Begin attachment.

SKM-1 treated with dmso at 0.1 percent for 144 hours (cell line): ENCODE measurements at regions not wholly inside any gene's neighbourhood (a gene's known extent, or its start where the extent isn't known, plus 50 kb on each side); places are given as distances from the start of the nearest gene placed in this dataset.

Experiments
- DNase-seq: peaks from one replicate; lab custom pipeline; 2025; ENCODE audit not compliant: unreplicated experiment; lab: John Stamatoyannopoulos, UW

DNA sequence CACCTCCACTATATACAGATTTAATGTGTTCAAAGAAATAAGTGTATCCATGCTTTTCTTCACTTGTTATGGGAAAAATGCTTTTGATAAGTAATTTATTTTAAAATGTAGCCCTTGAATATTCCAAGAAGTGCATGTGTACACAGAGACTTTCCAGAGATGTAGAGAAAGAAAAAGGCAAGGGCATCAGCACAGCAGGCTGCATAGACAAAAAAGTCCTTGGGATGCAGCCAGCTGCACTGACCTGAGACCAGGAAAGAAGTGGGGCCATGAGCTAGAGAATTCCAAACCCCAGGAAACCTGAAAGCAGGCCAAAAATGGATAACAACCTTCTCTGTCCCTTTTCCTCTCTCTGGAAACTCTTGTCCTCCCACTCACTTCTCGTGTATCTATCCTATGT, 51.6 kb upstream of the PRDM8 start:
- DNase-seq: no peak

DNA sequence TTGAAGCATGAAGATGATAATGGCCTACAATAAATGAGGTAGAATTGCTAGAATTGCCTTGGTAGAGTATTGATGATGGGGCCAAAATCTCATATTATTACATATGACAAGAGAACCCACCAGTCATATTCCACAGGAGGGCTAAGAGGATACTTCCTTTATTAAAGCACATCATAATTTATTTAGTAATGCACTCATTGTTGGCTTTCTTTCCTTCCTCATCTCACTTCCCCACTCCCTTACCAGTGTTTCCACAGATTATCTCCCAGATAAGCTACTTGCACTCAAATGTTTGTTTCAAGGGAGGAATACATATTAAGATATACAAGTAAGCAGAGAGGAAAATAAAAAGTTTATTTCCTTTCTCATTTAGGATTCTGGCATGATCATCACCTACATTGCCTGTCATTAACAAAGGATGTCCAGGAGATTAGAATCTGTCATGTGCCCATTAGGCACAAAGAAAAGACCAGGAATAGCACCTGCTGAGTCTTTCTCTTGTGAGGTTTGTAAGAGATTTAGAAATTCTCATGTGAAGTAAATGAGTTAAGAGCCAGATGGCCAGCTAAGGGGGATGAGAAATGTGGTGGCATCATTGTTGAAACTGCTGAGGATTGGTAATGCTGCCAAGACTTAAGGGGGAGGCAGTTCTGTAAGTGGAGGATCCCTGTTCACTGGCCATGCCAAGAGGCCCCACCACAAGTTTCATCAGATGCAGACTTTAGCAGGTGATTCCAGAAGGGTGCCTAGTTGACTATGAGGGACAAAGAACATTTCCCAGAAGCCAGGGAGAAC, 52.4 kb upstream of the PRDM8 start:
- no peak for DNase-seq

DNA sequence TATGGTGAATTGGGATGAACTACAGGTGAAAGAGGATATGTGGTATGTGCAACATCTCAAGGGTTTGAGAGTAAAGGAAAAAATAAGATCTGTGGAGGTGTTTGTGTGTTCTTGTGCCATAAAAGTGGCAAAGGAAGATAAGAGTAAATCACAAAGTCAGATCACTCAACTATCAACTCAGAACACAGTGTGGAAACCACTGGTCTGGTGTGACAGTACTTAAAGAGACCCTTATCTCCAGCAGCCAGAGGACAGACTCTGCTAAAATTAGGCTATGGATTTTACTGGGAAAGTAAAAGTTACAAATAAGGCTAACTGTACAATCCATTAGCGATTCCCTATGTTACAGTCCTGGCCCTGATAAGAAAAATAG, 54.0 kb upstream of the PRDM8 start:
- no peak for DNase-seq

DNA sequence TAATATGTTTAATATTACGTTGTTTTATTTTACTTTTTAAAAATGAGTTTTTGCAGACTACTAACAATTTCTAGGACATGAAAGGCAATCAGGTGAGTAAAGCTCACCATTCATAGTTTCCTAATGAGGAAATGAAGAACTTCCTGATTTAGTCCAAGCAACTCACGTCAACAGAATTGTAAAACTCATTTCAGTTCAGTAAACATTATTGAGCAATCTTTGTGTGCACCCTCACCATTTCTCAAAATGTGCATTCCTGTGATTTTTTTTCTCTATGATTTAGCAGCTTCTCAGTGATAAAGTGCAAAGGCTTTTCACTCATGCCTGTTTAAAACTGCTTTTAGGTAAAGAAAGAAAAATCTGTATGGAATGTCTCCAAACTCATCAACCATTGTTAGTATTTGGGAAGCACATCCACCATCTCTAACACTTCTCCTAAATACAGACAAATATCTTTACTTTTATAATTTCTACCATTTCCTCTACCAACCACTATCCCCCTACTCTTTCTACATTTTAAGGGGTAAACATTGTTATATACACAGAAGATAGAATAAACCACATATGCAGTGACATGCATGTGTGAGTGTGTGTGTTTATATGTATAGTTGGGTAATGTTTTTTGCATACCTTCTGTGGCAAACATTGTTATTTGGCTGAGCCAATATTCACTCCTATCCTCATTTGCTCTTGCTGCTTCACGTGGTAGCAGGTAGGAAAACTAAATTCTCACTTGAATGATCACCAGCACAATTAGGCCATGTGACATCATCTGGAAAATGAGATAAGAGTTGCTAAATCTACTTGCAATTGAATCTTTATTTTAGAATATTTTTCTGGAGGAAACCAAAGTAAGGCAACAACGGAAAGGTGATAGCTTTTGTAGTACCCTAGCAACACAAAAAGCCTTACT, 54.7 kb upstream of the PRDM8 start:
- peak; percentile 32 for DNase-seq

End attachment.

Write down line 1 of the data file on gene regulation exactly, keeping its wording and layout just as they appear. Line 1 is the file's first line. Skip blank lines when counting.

SKM-1 treated with dmso at 0.1 percent for 144 hours (cell line): ENCODE measurements at regions not wholly inside any gene's neighbourhood (a gene's known extent, or its start where the extent isn't known, plus 50 kb on each side); places are given as distances from the start of the nearest gene placed in this dataset.